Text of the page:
That isn't the case with cells found in amniotic fluid, he said. Amniotic fluid is the liquid that protects and nourishes a fetus in the womb. Fluid is sometimes taken from pregnant women through amniocentesis, but cells for the Jacot lab's studies were drawn from women undergoing treatment for twin-twin transfusion syndrome. "This is where two identical twins share a placenta and one is getting more blood than the other. It's not common," he said, noting that Texas Children's is one of the few hospitals that treat the syndrome. "Part of the general treatment is to remove fluid with the goal of saving both lives, and that fluid is usually discarded."

Jacot said other labs have tested as a source of stem cells with promising results. "Our work is based on five years of work from other labs in which they've discovered a very small population of amniotic stem cells – maybe one in every 10,000 – that naturally express markers characteristic of embryonic and mesenchymal stem cells."

Jacot and his team created a population of amniotic stem cells through a complex process that involved extracting cells via centrifugation and fluorescence-activated sorting. They sequestered cells with a surface receptor, c-kit, a marker associated with stem cells.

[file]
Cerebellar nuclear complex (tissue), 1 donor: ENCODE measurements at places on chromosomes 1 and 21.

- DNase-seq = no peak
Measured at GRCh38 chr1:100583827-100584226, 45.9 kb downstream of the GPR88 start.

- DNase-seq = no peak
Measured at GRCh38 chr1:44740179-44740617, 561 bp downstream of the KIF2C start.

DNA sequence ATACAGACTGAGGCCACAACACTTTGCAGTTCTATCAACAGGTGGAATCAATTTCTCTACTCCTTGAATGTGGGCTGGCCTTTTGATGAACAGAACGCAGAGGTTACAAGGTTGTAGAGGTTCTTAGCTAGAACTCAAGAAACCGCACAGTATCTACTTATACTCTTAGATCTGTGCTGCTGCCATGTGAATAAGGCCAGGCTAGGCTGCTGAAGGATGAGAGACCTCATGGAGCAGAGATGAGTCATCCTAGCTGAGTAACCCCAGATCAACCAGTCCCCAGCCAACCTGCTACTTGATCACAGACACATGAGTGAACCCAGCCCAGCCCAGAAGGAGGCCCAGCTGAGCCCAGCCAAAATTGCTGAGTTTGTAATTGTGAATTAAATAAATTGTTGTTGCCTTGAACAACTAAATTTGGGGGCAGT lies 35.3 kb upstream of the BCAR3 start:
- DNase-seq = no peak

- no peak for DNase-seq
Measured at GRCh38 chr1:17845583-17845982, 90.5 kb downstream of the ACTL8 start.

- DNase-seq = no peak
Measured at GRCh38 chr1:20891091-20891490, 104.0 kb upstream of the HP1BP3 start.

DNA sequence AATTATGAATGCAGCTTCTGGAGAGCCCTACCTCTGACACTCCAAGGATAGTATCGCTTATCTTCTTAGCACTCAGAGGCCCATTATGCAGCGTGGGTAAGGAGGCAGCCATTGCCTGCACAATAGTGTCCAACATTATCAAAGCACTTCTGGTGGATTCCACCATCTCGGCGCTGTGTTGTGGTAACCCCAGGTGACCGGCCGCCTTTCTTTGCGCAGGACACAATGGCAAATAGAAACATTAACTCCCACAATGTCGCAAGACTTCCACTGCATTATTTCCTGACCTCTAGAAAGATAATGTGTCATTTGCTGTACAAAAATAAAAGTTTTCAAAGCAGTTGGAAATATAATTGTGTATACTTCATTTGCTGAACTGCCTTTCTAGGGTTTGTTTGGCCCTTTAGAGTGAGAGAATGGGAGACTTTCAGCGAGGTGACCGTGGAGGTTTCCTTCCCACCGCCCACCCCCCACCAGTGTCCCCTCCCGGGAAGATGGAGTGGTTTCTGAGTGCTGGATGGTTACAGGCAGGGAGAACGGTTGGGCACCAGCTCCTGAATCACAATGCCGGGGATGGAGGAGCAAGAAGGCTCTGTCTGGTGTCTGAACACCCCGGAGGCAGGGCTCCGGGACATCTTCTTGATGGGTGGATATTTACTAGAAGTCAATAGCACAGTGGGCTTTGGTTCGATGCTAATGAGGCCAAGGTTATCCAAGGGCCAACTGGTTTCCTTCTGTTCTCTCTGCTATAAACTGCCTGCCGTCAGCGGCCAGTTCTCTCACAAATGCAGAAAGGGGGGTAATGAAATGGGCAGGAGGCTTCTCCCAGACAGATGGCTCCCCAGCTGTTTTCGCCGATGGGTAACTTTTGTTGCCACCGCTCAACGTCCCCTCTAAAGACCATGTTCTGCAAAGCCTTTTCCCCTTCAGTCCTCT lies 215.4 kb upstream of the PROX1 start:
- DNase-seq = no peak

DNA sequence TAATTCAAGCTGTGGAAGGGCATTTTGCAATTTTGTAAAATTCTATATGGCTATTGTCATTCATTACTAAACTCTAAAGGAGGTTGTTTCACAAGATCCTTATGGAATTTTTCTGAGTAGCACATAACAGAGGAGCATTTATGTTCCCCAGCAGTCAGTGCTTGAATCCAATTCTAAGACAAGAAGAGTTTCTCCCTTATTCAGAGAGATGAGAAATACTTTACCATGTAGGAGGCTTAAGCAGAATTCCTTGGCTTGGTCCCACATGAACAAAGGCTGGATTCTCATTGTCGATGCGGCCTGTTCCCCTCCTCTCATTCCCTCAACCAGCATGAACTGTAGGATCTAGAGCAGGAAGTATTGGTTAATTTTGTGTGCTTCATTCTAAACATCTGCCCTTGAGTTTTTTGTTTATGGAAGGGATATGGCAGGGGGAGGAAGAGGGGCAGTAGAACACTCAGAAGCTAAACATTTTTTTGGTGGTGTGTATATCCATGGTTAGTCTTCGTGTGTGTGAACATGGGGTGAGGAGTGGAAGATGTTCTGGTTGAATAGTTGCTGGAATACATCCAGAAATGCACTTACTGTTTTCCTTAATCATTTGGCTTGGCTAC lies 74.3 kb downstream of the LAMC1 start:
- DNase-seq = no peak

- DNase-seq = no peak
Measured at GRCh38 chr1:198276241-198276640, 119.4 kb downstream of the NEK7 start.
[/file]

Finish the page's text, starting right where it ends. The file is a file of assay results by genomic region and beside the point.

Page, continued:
The cells were cultured in endothelial growth media to make them suitable for growing into a network of capillaries, Jacot said. When the cells were placed in a bio-scaffold, a framework used for , they did just that.

"Anything we make will need a blood supply," he said. "That's why the first cell type we looked for is one that can form blood vessels. We need to know we can get a capillary network throughout tissue that we can then connect to the infant's blood supply."

Jacot said the cells they tested grow very fast. "We've done calculations to show that, with what we get from amniocentesis, we could more than grow an entire heart by birth," he said. "That would be really tough, but it gives us confidence that we will be able to quickly grow patches of tissue outside of the body that can then be sewn inside."

He said construction of a functional patch is some years away, but his lab is making progress. While embryonic cells have the most potential for such a project, amniotic already show signs of an ability to turn into muscle, he said.

Co-authors are graduate students Omar Benavides and Jennifer Petsche, both of Rice; and Kenneth Moise Jr. and Anthony Johnson, now professors at the Texas Center for Maternal and Fetal Treatment at The University of Texas Health Science Center at Houston with appointments at Children's Memorial Hermann Hospital.

The research was supported by the National Institutes of Health, the National Science Foundation Graduate Research Fellowship and CAREER programs, the Houston-Rice Alliance for Graduate Education and the Professoriate, the Howard Hughes Medical Institute Med into Grad Program and the Virginia and L.E. Simmons Family Foundation.

More information: online.liebertpub.com/doi/abs/… 89/ten.TEA.2011.0392